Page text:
A database thesaurus may also supply narrower or broader terms, which may help you craft a more effective search. By clicking on the descriptor “drug abuse� you will notice narrower terms such as “alcohol abuse� or “drug dependency,� and broader terms such as “behavior disorders� or “drug usage.� Using the database’s terminology for your topic helps you "cut to the chase" in terms of finding comprehensive and relevant results.

Since each database is set up slightly differently, you may wish to look for a “help� function to assist with using the thesaurus in a particular database. Unfortunately, not every database has a thesaurus, so you may have to try searching for a variety of synonyms to your topic.

If you need further assistance or have any questions about how to use database thesauri, we are happy to help. Drop by the Reference Desk, call us at 442-3691, or send us an e-mail.

Blog post created by Mike Daly

October 17, 2007

EndNote Consultations Available

The Dewey Library is now offering one-on-one consultations and tutorials to help you more effectively use EndNote, the citation management software. As of this Fall, EndNote was added to all Information Commons computers. Our Gradauate Assistant, Xiaoai Ren will be available on Thursdays from Noon - 2pm. Please stop by the Reference Desk and ask for her, or e-mail her.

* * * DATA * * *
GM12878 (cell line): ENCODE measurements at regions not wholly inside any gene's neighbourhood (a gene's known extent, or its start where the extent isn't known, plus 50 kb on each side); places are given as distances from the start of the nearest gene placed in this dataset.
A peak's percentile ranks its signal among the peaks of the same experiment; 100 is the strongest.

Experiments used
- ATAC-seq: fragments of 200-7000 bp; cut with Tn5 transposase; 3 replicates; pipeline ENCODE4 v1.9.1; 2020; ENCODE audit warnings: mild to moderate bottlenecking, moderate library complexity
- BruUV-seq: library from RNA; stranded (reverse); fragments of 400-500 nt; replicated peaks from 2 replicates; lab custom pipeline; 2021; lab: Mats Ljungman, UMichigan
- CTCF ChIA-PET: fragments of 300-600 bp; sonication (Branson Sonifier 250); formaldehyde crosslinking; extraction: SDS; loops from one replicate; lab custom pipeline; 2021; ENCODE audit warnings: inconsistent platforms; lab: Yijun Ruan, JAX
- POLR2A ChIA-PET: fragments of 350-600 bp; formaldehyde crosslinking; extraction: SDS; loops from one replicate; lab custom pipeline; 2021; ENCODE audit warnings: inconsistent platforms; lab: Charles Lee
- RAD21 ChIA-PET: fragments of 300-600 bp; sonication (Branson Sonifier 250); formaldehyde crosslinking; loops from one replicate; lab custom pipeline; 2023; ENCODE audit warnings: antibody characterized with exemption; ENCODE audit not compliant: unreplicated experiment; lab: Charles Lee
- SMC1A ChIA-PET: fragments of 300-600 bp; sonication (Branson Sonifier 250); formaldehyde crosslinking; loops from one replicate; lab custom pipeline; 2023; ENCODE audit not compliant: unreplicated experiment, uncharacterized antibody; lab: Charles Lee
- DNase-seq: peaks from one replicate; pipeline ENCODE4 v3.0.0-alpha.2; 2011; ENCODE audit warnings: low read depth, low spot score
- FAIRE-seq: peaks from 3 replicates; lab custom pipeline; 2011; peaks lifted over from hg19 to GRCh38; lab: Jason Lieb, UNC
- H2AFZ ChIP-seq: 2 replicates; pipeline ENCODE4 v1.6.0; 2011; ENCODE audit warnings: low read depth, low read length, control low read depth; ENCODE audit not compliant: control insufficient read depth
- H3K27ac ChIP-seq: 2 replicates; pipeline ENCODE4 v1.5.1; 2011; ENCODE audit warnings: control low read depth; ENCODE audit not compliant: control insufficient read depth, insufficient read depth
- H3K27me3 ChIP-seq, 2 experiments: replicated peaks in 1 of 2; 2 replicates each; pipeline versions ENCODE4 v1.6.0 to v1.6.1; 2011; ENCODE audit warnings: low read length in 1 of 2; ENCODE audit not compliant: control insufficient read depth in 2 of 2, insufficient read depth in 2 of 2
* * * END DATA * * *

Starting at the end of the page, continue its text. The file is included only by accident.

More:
October 10, 2007

"But Where Do I start...?"

That is the question in the minds of many students when they begin a research project. A great way to get started is the My Research Subject link. Here you'll find easy to use subject guides for Criminal Justice, Information and Library Science, Law, Political Science, Public Administration and Policy, and Social Welfare. While we certainly encourage you to “shop around� the library website (not to mention the library itself!), using My Research Subject can be a great place to start.

Clicking on the guide to your chosen subject, you’ll find the subheadings 1) Internet Resources, 2) Research Guides and 3) Databases.

Internet resources are free web sites that have been screened by a bibliographer for accuracy, relevancy and authority. These websites contain timely and updated information which can pinpoint current topics and trends in a particular field.

Perhaps the most usable feature of My Research Subject is the Research Guide. This outline provides you with the essential print and electronic sources you'll need to begin research. There is a quick description of each source and to save you time, call numbers and/or web links are included. Becoming familiar with the Research Guide for your discipline will save steps as you search for information on your topic.

Given the number of possibilities offered by the library, choosing which electronic databases to use can often be overwhelming. By using the Database Finder link in My Research Subject, you will be taken directly to a list of the specific electronic databases that will allow you to search most efficiently for your topic.